Tuesday 28 March 2023


British Edition Vol 3, No. 4

The four tales to be found in this British edition of Western Adventure were all originally published in the American pulp Western Story, Vol. 196, No. 5, January 1942. The cover art was done by H.W. Scott but whether he redid it or someone else copied it for the British edition I don’t know. If you study both covers, you’ll see many subtle changes. You can view the American cover at the end of this post.

The first yarn, and featured novelette is Wolf of the Toltecs by Philip Ketchum. This is the much-used landgrab story, with one man, Ben Broadman seeking vengeance on those who killed his friends. It’s a tough tale that sees Broadman become a wanted man and he soon seems to care for nothing other than getting his revenge, no matter who gets hurt along the way. It also seems the story can only end with Broadman’s death. I enjoyed reading this tale, although the ending was a bit of a let down for my tastes – I’d have preferred a much harder hitting conclusion. I will, however, be seeking out another of Ketchum’s tales to try soon.

H.A. DeRosso was the author of short story Death Stacks the Deck. This has a wonderfully dark atmosphere, and was the second entry in this pulp that seemed to be heading for a downbeat ending. Ex-gambler Harvey Howell sees the only way to payoff his ranch is to play one last game and loses his home in a crooked game. Howell is then offered a chance to reclaim his ranch by playing another game to cheat the biggest rancher in the area out of his ranch. What doesn’t sit well is the fact that this rancher’s daughter is Howell’s wife. Cheating also goes against all of Howell’s beliefs. With all hope gone Howell plays the game and wins. After this the author includes a small twist that, like in the Ketchum novelette, turned things around in a way that gave the tale a happy ending that didn’t seem to fit the rest of the tone of the story to me. Having said that, the ending won’t stop me reading more of DeRosso’s work.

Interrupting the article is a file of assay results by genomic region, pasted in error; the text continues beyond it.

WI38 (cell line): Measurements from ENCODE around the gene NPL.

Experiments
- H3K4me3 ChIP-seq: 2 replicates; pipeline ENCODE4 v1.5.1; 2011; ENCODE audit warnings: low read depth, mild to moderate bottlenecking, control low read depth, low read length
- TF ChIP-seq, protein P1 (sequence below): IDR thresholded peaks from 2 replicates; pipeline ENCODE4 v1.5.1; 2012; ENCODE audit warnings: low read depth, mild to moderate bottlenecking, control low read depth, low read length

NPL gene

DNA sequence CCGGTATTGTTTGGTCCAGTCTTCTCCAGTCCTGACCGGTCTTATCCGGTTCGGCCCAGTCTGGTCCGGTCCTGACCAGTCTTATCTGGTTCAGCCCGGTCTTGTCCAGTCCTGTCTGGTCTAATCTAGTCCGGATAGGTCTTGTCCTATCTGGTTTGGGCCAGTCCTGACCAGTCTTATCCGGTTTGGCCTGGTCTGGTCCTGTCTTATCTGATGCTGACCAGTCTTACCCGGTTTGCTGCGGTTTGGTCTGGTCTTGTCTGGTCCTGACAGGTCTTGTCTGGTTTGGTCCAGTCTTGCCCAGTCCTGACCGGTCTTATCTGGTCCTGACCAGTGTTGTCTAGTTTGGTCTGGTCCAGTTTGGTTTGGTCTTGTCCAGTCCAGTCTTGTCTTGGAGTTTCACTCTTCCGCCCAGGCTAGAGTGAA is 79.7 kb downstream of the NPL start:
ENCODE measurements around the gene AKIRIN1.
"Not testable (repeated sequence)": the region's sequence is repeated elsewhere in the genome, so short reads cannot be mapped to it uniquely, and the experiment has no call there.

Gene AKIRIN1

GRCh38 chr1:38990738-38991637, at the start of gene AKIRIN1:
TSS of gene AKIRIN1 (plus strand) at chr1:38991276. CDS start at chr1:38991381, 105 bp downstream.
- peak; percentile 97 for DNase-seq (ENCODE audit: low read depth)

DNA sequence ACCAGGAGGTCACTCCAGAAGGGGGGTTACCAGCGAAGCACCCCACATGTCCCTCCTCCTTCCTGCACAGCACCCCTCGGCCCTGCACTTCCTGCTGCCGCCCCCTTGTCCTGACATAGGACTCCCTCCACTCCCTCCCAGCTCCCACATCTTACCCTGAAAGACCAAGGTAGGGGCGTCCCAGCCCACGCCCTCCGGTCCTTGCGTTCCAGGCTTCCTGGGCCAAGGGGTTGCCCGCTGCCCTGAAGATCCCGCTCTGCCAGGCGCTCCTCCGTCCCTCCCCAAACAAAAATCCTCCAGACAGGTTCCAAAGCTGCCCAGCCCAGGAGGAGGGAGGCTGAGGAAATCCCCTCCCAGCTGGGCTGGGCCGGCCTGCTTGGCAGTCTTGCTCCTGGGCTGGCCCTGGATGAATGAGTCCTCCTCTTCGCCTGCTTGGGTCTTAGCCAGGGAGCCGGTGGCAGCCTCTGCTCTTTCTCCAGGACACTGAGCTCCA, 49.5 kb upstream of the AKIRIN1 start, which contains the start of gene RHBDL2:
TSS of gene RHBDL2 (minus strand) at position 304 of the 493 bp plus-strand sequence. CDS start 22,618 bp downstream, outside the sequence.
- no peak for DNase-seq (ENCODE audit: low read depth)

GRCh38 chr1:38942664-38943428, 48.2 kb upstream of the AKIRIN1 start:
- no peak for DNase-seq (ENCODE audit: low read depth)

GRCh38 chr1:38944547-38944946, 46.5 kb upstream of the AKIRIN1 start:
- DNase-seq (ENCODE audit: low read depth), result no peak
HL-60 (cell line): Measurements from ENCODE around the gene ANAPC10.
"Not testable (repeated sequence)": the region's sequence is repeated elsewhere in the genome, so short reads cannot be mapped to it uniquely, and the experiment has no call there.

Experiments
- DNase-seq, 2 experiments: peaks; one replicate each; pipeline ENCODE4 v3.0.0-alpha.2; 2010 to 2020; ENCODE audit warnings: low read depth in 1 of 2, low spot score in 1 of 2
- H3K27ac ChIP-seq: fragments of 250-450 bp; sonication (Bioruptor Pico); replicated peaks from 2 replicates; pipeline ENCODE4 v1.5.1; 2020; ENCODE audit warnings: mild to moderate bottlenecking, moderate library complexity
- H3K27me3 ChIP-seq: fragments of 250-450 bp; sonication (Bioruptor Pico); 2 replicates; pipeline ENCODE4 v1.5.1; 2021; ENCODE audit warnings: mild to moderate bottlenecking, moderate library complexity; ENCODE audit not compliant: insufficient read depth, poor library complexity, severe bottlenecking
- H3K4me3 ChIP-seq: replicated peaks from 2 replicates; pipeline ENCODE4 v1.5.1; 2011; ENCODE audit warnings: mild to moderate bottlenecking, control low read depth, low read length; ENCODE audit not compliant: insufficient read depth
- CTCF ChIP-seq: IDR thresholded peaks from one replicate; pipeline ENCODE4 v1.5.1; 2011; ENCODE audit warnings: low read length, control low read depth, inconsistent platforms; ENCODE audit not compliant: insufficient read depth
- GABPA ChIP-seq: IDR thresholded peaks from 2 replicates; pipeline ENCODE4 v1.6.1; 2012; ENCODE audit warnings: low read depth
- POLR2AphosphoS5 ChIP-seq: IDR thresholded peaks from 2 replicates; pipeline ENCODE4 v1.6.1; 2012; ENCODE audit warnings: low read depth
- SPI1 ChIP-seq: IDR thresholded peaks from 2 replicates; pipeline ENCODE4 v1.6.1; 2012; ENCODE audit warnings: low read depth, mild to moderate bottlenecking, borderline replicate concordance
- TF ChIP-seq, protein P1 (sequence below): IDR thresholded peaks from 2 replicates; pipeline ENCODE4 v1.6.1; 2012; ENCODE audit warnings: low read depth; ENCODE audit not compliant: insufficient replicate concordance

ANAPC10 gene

Rodeo Reckoning by Seth Ranger – which is a pseudonym used by Frank Richardson Pierce – came next. This short story is about a rodeo champion who wants to retire and run a horse ranch, but finds himself back competing to prove he’s still the greatest. That is about the entire plot and it worked out exactly as you’d expect. In fact, I got bored with it half-way through and decided to speed-read it to the end. If it had been longer than ten pages, I’d have probably not finished it.

The last short story was Hep Meets the New Year by Glenn H. Wichman. Wichman wrote 65 tales featuring Hep and this was the first time I’d read one. Hep decides to make some new year resolutions and gets four other people to do so too. The question is will any of them stick to these decisions? This is a comedy western, its light-hearted tone was fine, and it contained a couple of slap-stick situations at the end. Covering twelve pages was enough for me though as it didn’t have enough plot to hold my attention and I’m not sure I’ll be reading the other Hep Gallegher stories I have in my collection any time soon. 

There are also two factual features by Jim West, that I didn’t bother reading.

I’m hoping to try and read pulps more often as there are certainly some gems to be found within them. 

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